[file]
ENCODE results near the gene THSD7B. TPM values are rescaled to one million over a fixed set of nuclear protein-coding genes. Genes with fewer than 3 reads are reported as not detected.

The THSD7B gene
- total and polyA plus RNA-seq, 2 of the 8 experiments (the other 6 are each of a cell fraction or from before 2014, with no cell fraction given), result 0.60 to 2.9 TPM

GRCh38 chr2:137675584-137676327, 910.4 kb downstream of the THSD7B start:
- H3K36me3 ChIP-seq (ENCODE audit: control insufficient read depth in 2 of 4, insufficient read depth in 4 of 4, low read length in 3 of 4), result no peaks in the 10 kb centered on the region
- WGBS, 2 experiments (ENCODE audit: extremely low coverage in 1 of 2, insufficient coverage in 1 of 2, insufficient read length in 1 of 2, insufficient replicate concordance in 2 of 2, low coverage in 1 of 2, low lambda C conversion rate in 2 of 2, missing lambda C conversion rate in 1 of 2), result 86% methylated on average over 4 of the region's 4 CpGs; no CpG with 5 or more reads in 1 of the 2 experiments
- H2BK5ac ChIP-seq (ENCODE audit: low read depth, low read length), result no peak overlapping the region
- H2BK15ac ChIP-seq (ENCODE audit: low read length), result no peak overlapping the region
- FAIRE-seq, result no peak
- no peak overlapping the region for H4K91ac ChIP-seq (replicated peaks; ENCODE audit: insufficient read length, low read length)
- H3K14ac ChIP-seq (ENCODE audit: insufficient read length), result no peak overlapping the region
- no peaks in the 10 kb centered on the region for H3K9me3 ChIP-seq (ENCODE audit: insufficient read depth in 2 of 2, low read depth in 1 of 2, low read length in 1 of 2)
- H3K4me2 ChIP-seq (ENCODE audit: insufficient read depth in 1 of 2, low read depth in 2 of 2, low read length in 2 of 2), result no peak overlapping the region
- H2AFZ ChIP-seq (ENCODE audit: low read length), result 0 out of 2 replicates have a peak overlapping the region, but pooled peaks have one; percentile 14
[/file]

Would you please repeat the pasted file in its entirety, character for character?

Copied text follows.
ENCODE results near the gene THSD7B. TPM values are rescaled to one million over a fixed set of nuclear protein-coding genes. Genes with fewer than 3 reads are reported as not detected.

The THSD7B gene
- total and polyA plus RNA-seq, 2 of the 8 experiments (the other 6 are each of a cell fraction or from before 2014, with no cell fraction given), result 0.60 to 2.9 TPM

GRCh38 chr2:137675584-137676327, 910.4 kb downstream of the THSD7B start:
- H3K36me3 ChIP-seq (ENCODE audit: control insufficient read depth in 2 of 4, insufficient read depth in 4 of 4, low read length in 3 of 4), result no peaks in the 10 kb centered on the region
- WGBS, 2 experiments (ENCODE audit: extremely low coverage in 1 of 2, insufficient coverage in 1 of 2, insufficient read length in 1 of 2, insufficient replicate concordance in 2 of 2, low coverage in 1 of 2, low lambda C conversion rate in 2 of 2, missing lambda C conversion rate in 1 of 2), result 86% methylated on average over 4 of the region's 4 CpGs; no CpG with 5 or more reads in 1 of the 2 experiments
- H2BK5ac ChIP-seq (ENCODE audit: low read depth, low read length), result no peak overlapping the region
- H2BK15ac ChIP-seq (ENCODE audit: low read length), result no peak overlapping the region
- FAIRE-seq, result no peak
- no peak overlapping the region for H4K91ac ChIP-seq (replicated peaks; ENCODE audit: insufficient read length, low read length)
- H3K14ac ChIP-seq (ENCODE audit: insufficient read length), result no peak overlapping the region
- no peaks in the 10 kb centered on the region for H3K9me3 ChIP-seq (ENCODE audit: insufficient read depth in 2 of 2, low read depth in 1 of 2, low read length in 1 of 2)
- H3K4me2 ChIP-seq (ENCODE audit: insufficient read depth in 1 of 2, low read depth in 2 of 2, low read length in 2 of 2), result no peak overlapping the region
- H2AFZ ChIP-seq (ENCODE audit: low read length), result 0 out of 2 replicates have a peak overlapping the region, but pooled peaks have one; percentile 14